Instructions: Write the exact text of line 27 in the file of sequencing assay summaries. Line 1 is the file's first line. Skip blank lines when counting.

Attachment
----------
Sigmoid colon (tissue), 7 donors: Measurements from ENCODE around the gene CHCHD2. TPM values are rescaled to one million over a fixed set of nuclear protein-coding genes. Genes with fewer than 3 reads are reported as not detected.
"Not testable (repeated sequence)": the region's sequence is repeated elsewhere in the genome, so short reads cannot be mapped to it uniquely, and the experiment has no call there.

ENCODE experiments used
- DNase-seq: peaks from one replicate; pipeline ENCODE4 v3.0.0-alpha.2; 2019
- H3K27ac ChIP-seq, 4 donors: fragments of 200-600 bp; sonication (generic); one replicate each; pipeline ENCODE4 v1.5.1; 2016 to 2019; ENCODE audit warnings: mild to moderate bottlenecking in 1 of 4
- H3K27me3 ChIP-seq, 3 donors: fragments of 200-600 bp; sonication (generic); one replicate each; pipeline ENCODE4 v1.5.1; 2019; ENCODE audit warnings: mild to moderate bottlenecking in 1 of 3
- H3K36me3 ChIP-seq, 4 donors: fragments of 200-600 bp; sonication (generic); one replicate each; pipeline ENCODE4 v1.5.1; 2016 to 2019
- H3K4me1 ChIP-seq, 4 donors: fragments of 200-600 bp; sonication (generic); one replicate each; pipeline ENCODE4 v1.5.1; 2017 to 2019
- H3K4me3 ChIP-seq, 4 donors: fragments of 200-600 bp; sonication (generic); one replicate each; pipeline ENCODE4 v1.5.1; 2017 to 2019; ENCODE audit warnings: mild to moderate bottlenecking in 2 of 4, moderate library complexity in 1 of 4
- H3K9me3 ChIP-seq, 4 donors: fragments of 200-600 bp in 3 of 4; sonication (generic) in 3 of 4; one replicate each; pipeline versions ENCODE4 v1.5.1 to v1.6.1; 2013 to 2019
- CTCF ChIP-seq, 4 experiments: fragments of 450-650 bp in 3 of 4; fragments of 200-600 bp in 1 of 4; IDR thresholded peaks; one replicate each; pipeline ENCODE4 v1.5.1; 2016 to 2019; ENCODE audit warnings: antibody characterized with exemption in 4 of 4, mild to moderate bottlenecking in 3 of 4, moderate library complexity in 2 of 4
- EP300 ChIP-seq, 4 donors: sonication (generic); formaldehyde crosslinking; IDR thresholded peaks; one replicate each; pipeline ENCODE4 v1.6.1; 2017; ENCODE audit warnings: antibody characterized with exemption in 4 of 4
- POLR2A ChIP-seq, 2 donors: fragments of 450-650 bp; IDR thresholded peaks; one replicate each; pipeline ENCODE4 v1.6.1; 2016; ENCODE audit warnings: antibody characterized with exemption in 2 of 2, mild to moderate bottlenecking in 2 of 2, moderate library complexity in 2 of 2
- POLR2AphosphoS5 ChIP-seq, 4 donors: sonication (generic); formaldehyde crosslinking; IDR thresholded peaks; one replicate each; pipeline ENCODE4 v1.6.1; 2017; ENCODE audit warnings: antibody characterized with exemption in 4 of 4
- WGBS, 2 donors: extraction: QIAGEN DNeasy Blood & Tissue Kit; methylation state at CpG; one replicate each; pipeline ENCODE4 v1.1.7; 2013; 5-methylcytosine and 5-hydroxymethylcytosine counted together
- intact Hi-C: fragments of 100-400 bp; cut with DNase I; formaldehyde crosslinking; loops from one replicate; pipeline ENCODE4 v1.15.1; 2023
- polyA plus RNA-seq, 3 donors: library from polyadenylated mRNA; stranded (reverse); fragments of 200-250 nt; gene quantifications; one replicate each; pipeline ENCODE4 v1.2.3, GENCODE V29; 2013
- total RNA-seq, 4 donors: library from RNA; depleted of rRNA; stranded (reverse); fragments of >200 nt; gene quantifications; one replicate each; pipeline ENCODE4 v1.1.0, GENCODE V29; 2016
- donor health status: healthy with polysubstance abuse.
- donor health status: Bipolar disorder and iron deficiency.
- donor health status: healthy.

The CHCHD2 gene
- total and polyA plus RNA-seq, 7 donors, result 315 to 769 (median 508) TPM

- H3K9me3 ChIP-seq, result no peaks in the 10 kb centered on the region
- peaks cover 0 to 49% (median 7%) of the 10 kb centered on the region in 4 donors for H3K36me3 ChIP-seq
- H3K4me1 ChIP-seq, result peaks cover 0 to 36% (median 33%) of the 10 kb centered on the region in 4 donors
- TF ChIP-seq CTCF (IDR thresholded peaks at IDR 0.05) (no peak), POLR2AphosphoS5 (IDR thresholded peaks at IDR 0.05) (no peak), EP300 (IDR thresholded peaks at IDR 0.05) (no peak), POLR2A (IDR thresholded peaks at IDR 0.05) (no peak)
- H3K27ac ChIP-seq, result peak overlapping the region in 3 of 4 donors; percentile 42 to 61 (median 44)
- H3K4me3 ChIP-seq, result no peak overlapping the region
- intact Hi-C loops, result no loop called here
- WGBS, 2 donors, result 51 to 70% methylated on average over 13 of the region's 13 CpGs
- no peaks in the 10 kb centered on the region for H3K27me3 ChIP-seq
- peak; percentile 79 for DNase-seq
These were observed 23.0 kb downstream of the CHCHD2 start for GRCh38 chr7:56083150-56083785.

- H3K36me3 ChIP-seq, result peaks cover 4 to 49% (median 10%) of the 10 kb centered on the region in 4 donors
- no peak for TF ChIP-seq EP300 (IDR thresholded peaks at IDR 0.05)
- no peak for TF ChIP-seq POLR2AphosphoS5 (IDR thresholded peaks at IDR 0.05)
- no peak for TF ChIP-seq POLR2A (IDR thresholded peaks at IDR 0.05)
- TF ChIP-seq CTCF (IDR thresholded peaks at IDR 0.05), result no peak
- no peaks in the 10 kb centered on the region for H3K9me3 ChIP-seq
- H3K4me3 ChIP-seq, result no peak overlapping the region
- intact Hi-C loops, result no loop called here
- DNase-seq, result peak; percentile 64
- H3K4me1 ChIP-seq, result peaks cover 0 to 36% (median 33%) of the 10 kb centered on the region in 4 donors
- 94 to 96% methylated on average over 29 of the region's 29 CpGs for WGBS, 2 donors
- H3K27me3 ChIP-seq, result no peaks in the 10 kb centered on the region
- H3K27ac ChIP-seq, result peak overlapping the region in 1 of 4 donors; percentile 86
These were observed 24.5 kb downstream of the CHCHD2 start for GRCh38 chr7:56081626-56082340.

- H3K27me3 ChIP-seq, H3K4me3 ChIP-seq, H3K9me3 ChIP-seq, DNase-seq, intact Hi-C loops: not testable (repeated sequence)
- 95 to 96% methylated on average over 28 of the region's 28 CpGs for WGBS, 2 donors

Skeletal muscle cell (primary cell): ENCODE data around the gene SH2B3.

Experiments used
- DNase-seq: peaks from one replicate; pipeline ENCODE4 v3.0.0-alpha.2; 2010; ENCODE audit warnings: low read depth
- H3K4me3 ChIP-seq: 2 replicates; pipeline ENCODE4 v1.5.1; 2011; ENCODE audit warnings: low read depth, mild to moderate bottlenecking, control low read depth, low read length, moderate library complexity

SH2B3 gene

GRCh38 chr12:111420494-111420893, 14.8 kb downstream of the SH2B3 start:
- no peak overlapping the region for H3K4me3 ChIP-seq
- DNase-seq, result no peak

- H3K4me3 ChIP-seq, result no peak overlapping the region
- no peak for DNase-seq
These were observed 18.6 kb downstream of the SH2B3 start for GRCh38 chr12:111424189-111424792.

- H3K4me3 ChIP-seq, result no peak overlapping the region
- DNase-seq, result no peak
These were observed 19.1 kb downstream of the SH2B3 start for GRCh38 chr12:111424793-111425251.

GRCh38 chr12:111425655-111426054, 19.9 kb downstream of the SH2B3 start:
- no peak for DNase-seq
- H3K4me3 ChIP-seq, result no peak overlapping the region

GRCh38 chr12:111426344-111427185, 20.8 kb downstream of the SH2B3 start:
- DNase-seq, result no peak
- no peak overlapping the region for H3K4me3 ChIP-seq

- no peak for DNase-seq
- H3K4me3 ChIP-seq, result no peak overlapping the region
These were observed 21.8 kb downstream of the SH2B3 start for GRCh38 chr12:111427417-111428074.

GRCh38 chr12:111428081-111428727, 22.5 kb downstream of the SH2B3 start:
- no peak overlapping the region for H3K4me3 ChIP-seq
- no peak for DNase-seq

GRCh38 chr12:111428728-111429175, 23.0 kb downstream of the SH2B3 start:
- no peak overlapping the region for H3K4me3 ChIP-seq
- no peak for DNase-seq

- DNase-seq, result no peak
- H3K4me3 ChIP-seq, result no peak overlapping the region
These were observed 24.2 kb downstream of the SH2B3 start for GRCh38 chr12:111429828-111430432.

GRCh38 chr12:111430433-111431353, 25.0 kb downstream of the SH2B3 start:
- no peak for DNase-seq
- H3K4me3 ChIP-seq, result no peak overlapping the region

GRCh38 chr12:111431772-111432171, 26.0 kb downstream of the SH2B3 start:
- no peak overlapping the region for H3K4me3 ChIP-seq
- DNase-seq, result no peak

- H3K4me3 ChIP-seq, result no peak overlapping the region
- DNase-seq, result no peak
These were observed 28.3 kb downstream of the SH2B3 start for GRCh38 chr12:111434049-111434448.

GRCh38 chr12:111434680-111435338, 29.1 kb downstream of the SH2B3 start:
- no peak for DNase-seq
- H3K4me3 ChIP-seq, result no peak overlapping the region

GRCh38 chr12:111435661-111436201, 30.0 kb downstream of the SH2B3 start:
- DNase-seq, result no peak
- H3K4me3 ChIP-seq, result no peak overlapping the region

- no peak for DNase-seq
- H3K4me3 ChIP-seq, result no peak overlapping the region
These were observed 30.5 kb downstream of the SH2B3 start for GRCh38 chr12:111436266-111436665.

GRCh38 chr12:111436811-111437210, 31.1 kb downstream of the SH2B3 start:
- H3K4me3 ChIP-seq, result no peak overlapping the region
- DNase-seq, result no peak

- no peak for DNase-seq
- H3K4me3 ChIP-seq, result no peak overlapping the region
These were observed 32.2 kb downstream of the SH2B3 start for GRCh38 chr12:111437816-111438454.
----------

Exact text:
- TF ChIP-seq CTCF (IDR thresholded peaks at IDR 0.05) (no peak), POLR2AphosphoS5 (IDR thresholded peaks at IDR 0.05) (no peak), EP300 (IDR thresholded peaks at IDR 0.05) (no peak), POLR2A (IDR thresholded peaks at IDR 0.05) (no peak)